The Globe and Mail has a fantastic article on the decline and fall of BlackBerry. It’s so deeply reported that it’s no surprise there are three names on the byline: Sean Silcoff, Jacquie McNish and Steve Ladurantaye.
The overarching explanation of what happened, we already know: BlackBerry maker RIM failed to evolve at anywhere near the speed required in the post-iPhone area, and stopped making good devices. But the story, which includes quotes from a new interview with RIM founder Mike Lazaridis, is the closest thing I’ve seen to the tale told from the inside.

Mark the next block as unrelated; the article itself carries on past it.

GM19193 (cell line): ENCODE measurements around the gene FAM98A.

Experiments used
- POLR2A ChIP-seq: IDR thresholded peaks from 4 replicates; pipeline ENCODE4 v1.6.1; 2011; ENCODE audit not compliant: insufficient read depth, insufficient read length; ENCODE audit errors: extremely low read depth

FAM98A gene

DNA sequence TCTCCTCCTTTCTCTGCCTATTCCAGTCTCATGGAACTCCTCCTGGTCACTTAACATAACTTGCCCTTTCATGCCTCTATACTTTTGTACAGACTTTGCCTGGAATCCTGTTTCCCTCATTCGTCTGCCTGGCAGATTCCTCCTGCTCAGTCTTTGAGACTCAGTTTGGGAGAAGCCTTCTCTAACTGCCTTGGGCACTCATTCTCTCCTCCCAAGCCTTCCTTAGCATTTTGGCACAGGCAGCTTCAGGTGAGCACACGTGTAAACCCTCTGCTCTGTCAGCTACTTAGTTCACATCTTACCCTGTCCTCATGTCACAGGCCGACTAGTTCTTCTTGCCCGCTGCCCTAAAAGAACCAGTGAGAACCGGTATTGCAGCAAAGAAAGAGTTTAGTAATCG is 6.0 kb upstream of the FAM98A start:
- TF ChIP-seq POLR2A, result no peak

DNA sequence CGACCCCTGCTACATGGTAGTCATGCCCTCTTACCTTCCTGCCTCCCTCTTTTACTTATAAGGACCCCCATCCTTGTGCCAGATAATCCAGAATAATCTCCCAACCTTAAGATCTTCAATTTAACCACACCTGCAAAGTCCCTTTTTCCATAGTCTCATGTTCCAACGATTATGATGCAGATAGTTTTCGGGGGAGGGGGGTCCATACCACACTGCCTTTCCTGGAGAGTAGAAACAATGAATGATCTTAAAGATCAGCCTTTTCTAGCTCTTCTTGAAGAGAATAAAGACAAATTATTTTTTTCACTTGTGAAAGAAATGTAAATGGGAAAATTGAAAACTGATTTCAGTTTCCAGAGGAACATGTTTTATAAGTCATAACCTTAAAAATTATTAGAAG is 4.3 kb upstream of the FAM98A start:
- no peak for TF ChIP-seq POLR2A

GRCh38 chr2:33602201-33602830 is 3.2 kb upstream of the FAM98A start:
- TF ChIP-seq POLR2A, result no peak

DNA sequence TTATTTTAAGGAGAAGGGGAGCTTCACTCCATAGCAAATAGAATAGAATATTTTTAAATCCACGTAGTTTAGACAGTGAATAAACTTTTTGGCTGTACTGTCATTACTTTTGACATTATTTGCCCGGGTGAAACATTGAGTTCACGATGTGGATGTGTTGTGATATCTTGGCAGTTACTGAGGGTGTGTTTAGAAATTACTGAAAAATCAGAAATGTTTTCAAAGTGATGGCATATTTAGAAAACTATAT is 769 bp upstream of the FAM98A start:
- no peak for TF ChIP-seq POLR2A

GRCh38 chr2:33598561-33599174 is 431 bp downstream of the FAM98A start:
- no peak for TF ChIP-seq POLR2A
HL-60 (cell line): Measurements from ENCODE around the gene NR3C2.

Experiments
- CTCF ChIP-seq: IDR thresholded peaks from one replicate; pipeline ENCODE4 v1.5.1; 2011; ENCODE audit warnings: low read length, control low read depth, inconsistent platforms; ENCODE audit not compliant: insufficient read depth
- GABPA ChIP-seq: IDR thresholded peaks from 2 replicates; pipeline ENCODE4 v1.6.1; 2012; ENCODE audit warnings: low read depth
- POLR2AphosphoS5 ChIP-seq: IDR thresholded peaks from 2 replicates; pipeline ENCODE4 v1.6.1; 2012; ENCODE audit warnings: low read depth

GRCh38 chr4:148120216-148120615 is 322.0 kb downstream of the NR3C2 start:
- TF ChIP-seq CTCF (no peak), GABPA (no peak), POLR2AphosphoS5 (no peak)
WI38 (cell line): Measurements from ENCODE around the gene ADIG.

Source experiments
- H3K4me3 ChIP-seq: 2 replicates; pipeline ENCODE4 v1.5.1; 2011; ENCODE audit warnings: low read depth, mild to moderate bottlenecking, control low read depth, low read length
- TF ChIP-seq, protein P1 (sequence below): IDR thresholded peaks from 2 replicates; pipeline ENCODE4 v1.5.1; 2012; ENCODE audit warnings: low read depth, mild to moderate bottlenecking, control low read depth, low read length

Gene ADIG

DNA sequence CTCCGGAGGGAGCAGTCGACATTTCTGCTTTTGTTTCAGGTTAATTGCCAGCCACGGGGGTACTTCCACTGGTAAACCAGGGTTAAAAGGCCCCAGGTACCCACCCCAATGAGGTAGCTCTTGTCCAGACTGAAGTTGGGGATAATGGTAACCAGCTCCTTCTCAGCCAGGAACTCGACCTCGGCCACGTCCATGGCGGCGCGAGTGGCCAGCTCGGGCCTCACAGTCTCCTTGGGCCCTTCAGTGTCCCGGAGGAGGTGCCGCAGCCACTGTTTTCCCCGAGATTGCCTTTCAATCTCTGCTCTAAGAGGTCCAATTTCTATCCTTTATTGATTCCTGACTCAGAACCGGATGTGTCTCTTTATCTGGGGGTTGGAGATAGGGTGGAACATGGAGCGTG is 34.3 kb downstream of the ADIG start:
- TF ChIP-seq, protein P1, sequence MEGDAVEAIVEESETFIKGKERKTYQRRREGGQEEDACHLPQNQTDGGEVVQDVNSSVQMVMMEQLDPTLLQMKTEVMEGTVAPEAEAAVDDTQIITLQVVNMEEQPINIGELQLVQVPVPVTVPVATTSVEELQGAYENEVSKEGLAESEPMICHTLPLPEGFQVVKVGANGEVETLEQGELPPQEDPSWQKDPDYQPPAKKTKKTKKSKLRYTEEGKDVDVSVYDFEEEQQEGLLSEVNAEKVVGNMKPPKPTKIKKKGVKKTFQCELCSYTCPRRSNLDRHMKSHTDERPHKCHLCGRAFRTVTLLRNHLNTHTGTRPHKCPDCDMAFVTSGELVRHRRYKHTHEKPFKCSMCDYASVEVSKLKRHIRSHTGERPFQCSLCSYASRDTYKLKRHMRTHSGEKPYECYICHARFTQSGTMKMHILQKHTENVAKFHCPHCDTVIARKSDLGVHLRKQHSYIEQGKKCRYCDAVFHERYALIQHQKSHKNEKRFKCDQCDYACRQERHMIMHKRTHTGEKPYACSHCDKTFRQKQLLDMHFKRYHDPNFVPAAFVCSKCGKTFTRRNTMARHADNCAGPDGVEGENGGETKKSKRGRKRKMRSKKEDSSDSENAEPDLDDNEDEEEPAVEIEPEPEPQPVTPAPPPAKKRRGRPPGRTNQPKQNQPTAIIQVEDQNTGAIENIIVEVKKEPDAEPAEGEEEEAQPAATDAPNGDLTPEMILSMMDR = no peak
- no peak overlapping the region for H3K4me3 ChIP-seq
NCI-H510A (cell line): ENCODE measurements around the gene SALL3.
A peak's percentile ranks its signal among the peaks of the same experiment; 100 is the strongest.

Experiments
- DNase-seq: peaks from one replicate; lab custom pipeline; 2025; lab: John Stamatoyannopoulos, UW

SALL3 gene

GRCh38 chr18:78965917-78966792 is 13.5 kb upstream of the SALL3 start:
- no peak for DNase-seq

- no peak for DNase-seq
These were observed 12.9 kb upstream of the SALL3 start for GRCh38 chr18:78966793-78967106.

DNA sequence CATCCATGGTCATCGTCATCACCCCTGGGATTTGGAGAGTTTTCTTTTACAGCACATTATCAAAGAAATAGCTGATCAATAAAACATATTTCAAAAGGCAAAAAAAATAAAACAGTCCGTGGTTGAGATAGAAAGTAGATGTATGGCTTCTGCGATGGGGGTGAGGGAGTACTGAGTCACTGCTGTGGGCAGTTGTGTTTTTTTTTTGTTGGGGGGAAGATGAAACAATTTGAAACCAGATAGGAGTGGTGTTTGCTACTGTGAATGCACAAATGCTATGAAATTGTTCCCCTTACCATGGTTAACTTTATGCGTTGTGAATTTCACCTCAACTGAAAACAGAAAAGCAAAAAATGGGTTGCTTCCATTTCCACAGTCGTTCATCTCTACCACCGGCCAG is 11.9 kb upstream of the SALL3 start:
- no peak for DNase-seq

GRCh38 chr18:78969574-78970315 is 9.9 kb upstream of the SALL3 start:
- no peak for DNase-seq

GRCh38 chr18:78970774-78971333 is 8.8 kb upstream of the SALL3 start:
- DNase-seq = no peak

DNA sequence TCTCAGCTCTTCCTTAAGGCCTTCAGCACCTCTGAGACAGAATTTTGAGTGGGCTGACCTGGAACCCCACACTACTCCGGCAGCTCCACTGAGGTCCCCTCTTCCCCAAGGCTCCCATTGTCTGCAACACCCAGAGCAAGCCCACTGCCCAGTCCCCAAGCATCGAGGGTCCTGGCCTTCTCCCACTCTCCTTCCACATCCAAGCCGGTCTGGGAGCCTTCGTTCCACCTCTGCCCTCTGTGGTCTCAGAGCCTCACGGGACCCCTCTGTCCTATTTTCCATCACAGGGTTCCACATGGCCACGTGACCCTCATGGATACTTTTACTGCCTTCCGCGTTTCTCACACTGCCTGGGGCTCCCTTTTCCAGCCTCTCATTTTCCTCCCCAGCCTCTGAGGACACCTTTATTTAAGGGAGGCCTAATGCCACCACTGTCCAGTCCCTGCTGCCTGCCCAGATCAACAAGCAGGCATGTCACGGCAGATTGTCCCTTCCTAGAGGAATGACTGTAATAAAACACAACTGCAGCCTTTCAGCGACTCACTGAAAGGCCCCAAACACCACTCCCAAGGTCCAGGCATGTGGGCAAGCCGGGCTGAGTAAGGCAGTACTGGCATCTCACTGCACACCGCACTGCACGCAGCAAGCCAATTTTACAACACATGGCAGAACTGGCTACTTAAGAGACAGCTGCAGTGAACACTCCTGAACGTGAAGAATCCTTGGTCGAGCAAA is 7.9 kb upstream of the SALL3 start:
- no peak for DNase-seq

This bit captures the tone-deaf hubris that did RIM in:
“The problem wasn’t that we stopped listening to customers,” said one former RIM insider. “We believed we knew better what customers needed long term than they did. Consumers would say, ‘I want a faster browser.’ We might say, ‘You might think you want a faster browser, but you don’t want to pay overage on your bill.’ ‘Well, I want a super big very responsive touchscreen.’ ‘Well, you might think you want that, but you don’t want your phone to die at 2 p.m.’ “We would say, ‘We know better, and they’ll eventually figure it out.’ ”
You could write a book about all this. And it would be cool if Silcoff, McNish and Ladurantaye did.